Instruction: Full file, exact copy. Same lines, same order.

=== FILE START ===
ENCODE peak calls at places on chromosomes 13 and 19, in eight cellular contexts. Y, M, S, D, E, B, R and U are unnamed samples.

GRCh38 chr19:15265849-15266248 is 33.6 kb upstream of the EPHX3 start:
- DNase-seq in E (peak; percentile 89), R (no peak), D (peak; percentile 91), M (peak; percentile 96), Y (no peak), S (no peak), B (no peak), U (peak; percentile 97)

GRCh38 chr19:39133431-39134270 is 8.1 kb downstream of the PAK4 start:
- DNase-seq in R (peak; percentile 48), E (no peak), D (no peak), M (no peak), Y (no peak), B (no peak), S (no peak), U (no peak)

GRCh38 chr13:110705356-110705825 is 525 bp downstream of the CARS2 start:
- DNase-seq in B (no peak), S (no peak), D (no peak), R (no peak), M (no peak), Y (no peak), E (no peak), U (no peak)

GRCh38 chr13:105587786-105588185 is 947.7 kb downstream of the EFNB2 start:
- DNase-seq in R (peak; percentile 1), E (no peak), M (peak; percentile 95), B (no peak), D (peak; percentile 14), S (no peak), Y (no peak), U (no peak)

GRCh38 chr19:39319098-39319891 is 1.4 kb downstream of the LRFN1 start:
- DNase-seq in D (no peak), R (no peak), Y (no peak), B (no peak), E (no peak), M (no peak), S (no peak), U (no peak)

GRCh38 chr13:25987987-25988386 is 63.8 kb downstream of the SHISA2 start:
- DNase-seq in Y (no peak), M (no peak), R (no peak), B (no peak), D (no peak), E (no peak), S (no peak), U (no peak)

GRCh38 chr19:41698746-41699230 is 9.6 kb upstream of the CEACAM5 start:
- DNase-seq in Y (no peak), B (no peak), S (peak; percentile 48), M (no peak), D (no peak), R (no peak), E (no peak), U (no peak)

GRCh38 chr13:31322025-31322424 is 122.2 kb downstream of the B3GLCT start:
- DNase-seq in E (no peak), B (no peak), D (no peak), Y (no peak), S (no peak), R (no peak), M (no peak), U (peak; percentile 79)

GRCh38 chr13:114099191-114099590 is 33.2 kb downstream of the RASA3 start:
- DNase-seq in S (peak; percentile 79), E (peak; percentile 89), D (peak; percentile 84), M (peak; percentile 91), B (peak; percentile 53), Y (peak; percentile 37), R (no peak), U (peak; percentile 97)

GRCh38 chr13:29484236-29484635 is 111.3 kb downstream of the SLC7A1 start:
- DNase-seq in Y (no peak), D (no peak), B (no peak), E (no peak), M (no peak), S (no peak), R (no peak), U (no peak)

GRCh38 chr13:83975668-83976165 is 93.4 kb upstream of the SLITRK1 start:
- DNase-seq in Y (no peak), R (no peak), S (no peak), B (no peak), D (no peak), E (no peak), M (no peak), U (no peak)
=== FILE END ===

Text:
ENCODE peak calls at places on chromosomes 13 and 19, in eight cellular contexts. Y, M, S, D, E, B, R and U are unnamed samples.

GRCh38 chr19:15265849-15266248 is 33.6 kb upstream of the EPHX3 start:
- DNase-seq in E (peak; percentile 89), R (no peak), D (peak; percentile 91), M (peak; percentile 96), Y (no peak), S (no peak), B (no peak), U (peak; percentile 97)

GRCh38 chr19:39133431-39134270 is 8.1 kb downstream of the PAK4 start:
- DNase-seq in R (peak; percentile 48), E (no peak), D (no peak), M (no peak), Y (no peak), B (no peak), S (no peak), U (no peak)

GRCh38 chr13:110705356-110705825 is 525 bp downstream of the CARS2 start:
- DNase-seq in B (no peak), S (no peak), D (no peak), R (no peak), M (no peak), Y (no peak), E (no peak), U (no peak)

GRCh38 chr13:105587786-105588185 is 947.7 kb downstream of the EFNB2 start:
- DNase-seq in R (peak; percentile 1), E (no peak), M (peak; percentile 95), B (no peak), D (peak; percentile 14), S (no peak), Y (no peak), U (no peak)

GRCh38 chr19:39319098-39319891 is 1.4 kb downstream of the LRFN1 start:
- DNase-seq in D (no peak), R (no peak), Y (no peak), B (no peak), E (no peak), M (no peak), S (no peak), U (no peak)

GRCh38 chr13:25987987-25988386 is 63.8 kb downstream of the SHISA2 start:
- DNase-seq in Y (no peak), M (no peak), R (no peak), B (no peak), D (no peak), E (no peak), S (no peak), U (no peak)

GRCh38 chr19:41698746-41699230 is 9.6 kb upstream of the CEACAM5 start:
- DNase-seq in Y (no peak), B (no peak), S (peak; percentile 48), M (no peak), D (no peak), R (no peak), E (no peak), U (no peak)

GRCh38 chr13:31322025-31322424 is 122.2 kb downstream of the B3GLCT start:
- DNase-seq in E (no peak), B (no peak), D (no peak), Y (no peak), S (no peak), R (no peak), M (no peak), U (peak; percentile 79)

GRCh38 chr13:114099191-114099590 is 33.2 kb downstream of the RASA3 start:
- DNase-seq in S (peak; percentile 79), E (peak; percentile 89), D (peak; percentile 84), M (peak; percentile 91), B (peak; percentile 53), Y (peak; percentile 37), R (no peak), U (peak; percentile 97)

GRCh38 chr13:29484236-29484635 is 111.3 kb downstream of the SLC7A1 start:
- DNase-seq in Y (no peak), D (no peak), B (no peak), E (no peak), M (no peak), S (no peak), R (no peak), U (no peak)

GRCh38 chr13:83975668-83976165 is 93.4 kb upstream of the SLITRK1 start:
- DNase-seq in Y (no peak), R (no peak), S (no peak), B (no peak), D (no peak), E (no peak), M (no peak), U (no peak)